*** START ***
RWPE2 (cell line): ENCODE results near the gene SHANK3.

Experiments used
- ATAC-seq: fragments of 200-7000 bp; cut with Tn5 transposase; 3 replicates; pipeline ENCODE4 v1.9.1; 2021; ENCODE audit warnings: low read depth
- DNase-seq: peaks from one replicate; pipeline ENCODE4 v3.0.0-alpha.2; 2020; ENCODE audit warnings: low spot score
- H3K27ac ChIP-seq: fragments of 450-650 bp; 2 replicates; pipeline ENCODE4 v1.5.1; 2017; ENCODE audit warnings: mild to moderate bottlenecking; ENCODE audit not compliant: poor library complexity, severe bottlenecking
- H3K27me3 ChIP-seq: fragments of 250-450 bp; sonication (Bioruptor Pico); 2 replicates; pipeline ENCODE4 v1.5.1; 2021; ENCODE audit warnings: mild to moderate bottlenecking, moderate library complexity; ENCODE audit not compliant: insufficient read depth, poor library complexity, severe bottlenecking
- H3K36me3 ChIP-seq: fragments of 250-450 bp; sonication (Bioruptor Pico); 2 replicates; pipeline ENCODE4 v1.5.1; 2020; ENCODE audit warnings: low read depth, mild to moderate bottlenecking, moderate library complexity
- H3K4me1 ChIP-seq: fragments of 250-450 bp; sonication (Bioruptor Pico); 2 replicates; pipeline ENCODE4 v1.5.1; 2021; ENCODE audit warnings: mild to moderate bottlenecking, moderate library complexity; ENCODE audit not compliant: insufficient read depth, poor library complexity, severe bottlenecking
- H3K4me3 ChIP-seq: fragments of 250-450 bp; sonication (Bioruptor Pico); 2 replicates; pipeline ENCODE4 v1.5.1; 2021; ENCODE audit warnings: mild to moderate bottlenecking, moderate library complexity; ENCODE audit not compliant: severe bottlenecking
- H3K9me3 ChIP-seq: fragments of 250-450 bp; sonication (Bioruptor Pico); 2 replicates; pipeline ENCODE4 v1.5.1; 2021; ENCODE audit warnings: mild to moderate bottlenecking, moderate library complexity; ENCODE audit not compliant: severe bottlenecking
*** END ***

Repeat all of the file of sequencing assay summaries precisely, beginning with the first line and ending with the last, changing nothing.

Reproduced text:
RWPE2 (cell line): ENCODE results near the gene SHANK3.

Experiments used
- ATAC-seq: fragments of 200-7000 bp; cut with Tn5 transposase; 3 replicates; pipeline ENCODE4 v1.9.1; 2021; ENCODE audit warnings: low read depth
- DNase-seq: peaks from one replicate; pipeline ENCODE4 v3.0.0-alpha.2; 2020; ENCODE audit warnings: low spot score
- H3K27ac ChIP-seq: fragments of 450-650 bp; 2 replicates; pipeline ENCODE4 v1.5.1; 2017; ENCODE audit warnings: mild to moderate bottlenecking; ENCODE audit not compliant: poor library complexity, severe bottlenecking
- H3K27me3 ChIP-seq: fragments of 250-450 bp; sonication (Bioruptor Pico); 2 replicates; pipeline ENCODE4 v1.5.1; 2021; ENCODE audit warnings: mild to moderate bottlenecking, moderate library complexity; ENCODE audit not compliant: insufficient read depth, poor library complexity, severe bottlenecking
- H3K36me3 ChIP-seq: fragments of 250-450 bp; sonication (Bioruptor Pico); 2 replicates; pipeline ENCODE4 v1.5.1; 2020; ENCODE audit warnings: low read depth, mild to moderate bottlenecking, moderate library complexity
- H3K4me1 ChIP-seq: fragments of 250-450 bp; sonication (Bioruptor Pico); 2 replicates; pipeline ENCODE4 v1.5.1; 2021; ENCODE audit warnings: mild to moderate bottlenecking, moderate library complexity; ENCODE audit not compliant: insufficient read depth, poor library complexity, severe bottlenecking
- H3K4me3 ChIP-seq: fragments of 250-450 bp; sonication (Bioruptor Pico); 2 replicates; pipeline ENCODE4 v1.5.1; 2021; ENCODE audit warnings: mild to moderate bottlenecking, moderate library complexity; ENCODE audit not compliant: severe bottlenecking
- H3K9me3 ChIP-seq: fragments of 250-450 bp; sonication (Bioruptor Pico); 2 replicates; pipeline ENCODE4 v1.5.1; 2021; ENCODE audit warnings: mild to moderate bottlenecking, moderate library complexity; ENCODE audit not compliant: severe bottlenecking